Urging our nation's leaders to end hunger
 

Photography for Change

In this afternoon workshop, freelance photographers Margaret W. Nea (her photograph is currently featured as the cover of the 2009 Hunger Report), Rick Reinhard, and Jim Stipe shared their photographs with the workshop participants -- and speaking about how photography is a tremendous educational tool.

Margaret spoke about her trips to the Sudan and connected a story with her vivid photography.  Rick shared his pictures, taken over 10 years, at the United States-Mexico border and spoke about how his pictures have been used to illustrate stories about individuals crossing the borders.

Former regional organizer, Jim Stipe, now a freelance photographer shared the Haitian Proverb, "What the eye does not see - does not change the heart."  Jim talked about how photography can be the catalyst for action.  He spoke about his work with UNICEF and addressing the use of children as camel jockeys in the United Arab Emirates (UAE).  His pictures illustrated the plight of these children, who have been exploited by child traffickers.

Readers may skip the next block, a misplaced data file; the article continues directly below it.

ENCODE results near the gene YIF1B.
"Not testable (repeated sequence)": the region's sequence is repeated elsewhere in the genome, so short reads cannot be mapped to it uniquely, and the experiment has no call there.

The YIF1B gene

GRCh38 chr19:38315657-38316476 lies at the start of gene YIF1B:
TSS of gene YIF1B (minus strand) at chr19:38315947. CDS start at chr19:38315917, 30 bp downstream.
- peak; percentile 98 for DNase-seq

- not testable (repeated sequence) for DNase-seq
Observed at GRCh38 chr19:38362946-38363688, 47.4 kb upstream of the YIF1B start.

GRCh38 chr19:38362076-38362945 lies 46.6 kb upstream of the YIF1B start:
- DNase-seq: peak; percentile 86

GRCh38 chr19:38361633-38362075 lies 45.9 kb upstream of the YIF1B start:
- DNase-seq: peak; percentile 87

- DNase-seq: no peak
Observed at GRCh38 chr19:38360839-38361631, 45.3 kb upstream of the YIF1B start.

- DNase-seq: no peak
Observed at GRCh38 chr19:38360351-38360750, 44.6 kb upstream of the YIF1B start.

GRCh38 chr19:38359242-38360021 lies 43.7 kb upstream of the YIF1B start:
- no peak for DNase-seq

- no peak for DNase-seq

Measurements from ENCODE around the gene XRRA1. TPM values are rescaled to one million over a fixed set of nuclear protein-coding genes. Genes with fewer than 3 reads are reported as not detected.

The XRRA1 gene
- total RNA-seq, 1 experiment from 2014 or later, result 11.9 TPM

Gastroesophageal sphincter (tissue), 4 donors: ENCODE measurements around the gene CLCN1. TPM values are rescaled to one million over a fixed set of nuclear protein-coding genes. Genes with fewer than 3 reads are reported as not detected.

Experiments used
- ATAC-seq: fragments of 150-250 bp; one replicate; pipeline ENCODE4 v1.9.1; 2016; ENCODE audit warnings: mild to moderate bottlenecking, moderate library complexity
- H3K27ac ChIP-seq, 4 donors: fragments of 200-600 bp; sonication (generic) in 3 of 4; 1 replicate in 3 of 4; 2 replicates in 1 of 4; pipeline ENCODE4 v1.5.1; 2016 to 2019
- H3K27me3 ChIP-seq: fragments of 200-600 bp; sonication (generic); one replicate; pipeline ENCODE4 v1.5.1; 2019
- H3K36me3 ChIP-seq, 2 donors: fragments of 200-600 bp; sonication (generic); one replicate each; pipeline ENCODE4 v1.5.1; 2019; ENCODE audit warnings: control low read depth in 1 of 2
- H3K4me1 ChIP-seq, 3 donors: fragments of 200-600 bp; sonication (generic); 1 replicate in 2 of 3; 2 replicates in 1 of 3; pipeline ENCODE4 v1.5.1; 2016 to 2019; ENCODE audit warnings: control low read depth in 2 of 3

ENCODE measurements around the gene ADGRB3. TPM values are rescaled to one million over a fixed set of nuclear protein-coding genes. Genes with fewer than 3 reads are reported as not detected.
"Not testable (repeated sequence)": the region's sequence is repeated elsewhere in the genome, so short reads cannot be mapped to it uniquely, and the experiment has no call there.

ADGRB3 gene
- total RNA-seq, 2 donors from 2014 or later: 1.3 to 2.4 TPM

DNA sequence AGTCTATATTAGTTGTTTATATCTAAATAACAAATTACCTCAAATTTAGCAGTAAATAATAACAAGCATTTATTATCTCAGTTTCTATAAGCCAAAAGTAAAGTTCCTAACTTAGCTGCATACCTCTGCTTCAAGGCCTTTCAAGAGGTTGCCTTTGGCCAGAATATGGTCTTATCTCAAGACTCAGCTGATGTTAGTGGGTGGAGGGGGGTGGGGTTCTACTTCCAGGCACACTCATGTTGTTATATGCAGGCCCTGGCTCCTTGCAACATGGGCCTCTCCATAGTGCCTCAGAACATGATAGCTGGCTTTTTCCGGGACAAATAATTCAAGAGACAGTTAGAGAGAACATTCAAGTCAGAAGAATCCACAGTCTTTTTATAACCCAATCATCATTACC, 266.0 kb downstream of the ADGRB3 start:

Each of the stories illustrated by these photographers have a common thread of families
affected by desperate poverty.  

Poverty caused by war. 
Immigration motivated by the hopes for success in a new land.
Families willing to give their children up for the hope of them having better lives.

The photograhers then took questions from workshop participants and discussed how they can use their own pictures from their ministries, travels, or interests to enhance their own stories about thier passion for hunger and poverty.

Some participants shared that in their faith community, talented youth photographers are used on mission and service trips and those pictures are featured in the faith community's Stations of the Cross.

Hillary Doran, Bread's Graphic Designer, informed the workshop participants that you can send your pictures to Bread for the World -- especially for Bread for the World events -- to further enhance the way that you participate in telling Bread for the World's story.

Another participant talked about how his faith community would take pictures and pair them with a poem or essays to communicate a story about poor and hungry people.

Do you have folders and folders of pictures waiting to be shared?  Who would benefit most from seeing them?

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